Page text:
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|Title:||Dimensions of Time and Social Togetherness|
|Department / Program:||Sociology|
|Degree Granting Institution:||University of Illinois at Urbana-Champaign|
|Subject(s):||Sociology, Theory and Methods|
|Abstract:||In his Philosophy of the Present, George Herbert Mead urges to "take time seriously." At the opening of the book he declares that "the present implies past and future, and to these we (Mead) deny existence." This leads to the basic proposition that time exists in the present only, and that past and future are hunks of recalled or anticipated space which are imported as "then" into people's "now." It follows that each indiviual has a unique perception of time; this is the first, subjective dimension, which is called by Bergson "inner time" in his Time and Free Will.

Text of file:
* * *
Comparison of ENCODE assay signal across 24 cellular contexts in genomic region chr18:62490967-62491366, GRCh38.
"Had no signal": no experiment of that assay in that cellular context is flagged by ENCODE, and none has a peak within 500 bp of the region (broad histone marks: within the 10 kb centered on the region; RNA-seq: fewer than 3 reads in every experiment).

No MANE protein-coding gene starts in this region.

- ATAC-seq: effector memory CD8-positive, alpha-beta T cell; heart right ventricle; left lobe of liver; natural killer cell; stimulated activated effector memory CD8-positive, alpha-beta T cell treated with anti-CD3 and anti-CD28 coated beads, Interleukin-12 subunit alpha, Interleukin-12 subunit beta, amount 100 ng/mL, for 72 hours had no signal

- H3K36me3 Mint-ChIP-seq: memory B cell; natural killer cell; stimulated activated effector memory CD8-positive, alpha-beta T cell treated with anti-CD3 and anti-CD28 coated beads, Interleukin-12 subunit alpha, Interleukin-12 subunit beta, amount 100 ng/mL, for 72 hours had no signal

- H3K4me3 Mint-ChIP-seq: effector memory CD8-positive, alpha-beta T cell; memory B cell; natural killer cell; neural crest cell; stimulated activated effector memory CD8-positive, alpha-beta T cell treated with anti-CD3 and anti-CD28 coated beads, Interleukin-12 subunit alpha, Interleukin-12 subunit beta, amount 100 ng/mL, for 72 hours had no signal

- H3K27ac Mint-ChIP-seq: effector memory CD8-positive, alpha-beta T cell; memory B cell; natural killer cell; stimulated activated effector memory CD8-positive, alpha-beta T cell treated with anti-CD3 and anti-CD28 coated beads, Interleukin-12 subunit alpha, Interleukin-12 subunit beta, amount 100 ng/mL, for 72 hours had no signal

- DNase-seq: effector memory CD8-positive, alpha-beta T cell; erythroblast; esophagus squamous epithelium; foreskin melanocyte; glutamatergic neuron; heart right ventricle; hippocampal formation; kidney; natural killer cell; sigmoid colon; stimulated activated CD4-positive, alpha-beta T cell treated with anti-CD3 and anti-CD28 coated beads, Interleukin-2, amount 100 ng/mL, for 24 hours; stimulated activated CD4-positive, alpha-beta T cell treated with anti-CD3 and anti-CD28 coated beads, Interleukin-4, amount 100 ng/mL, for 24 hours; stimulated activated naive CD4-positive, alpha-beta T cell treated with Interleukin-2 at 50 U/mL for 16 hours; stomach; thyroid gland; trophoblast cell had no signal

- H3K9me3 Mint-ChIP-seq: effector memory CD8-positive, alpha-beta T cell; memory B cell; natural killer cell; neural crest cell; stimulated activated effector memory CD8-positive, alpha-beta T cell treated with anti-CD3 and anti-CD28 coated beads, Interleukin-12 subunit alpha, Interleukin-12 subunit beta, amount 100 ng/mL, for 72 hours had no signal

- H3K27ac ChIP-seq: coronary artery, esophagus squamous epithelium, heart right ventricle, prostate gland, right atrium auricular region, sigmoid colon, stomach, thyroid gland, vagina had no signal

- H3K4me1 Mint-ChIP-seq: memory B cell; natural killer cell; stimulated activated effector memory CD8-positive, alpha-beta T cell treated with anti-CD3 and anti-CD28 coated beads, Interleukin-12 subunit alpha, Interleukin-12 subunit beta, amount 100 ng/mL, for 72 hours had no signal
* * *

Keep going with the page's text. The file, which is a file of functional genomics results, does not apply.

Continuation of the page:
People cannot share their spatial perception, because they can never be in the same locus at the very same instant. They share experience via concerting inner times. Concert time, the second temporal dimension, is social time in its purity; time as we discuss it and measure it is contaminated by spatial references and is a separate, third dimension, to be called here spaced time.
When people concert their inner time they arrive at mutual understanding of the space around them, which is ultimately expressed in their submission to the supra-individuality of the group, and they acknowledge a group's self, sort of supra-self. They preserve the social group through this supraself in face-to-face relationships, in the establishment of cultural symbols that exist beyond these relationships, and in occasional diverted behavior that emphasizes normative behavior.
The study is empirically grounded in two years of participant and unobtrusive observations of a jazz orchestra and in many years of participation in the world of professional musicians.
Thesis (Ph.D.)--University of Illinois at Urbana-Champaign, 1981.
|Date Available in IDEALS:||2014-12-16|